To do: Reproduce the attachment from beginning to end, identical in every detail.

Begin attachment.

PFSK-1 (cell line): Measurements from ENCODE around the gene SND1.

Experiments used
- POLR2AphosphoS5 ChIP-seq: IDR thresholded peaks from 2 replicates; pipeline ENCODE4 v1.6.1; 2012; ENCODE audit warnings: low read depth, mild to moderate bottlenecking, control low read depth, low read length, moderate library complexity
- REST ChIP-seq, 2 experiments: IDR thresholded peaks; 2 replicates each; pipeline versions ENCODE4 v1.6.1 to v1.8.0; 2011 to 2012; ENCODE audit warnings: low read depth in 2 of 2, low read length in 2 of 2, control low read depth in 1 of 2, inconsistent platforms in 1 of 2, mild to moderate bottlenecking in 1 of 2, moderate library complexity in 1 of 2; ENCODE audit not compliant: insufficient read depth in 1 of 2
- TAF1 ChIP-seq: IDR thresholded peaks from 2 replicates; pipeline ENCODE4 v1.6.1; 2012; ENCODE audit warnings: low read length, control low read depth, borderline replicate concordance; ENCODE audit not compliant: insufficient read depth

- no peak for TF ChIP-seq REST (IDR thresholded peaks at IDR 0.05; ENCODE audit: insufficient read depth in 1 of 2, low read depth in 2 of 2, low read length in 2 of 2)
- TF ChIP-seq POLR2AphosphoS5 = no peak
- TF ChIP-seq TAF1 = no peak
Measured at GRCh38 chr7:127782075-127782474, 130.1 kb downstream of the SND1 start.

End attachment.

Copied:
PFSK-1 (cell line): Measurements from ENCODE around the gene SND1.

Experiments used
- POLR2AphosphoS5 ChIP-seq: IDR thresholded peaks from 2 replicates; pipeline ENCODE4 v1.6.1; 2012; ENCODE audit warnings: low read depth, mild to moderate bottlenecking, control low read depth, low read length, moderate library complexity
- REST ChIP-seq, 2 experiments: IDR thresholded peaks; 2 replicates each; pipeline versions ENCODE4 v1.6.1 to v1.8.0; 2011 to 2012; ENCODE audit warnings: low read depth in 2 of 2, low read length in 2 of 2, control low read depth in 1 of 2, inconsistent platforms in 1 of 2, mild to moderate bottlenecking in 1 of 2, moderate library complexity in 1 of 2; ENCODE audit not compliant: insufficient read depth in 1 of 2
- TAF1 ChIP-seq: IDR thresholded peaks from 2 replicates; pipeline ENCODE4 v1.6.1; 2012; ENCODE audit warnings: low read length, control low read depth, borderline replicate concordance; ENCODE audit not compliant: insufficient read depth

- no peak for TF ChIP-seq REST (IDR thresholded peaks at IDR 0.05; ENCODE audit: insufficient read depth in 1 of 2, low read depth in 2 of 2, low read length in 2 of 2)
- TF ChIP-seq POLR2AphosphoS5 = no peak
- TF ChIP-seq TAF1 = no peak
Measured at GRCh38 chr7:127782075-127782474, 130.1 kb downstream of the SND1 start.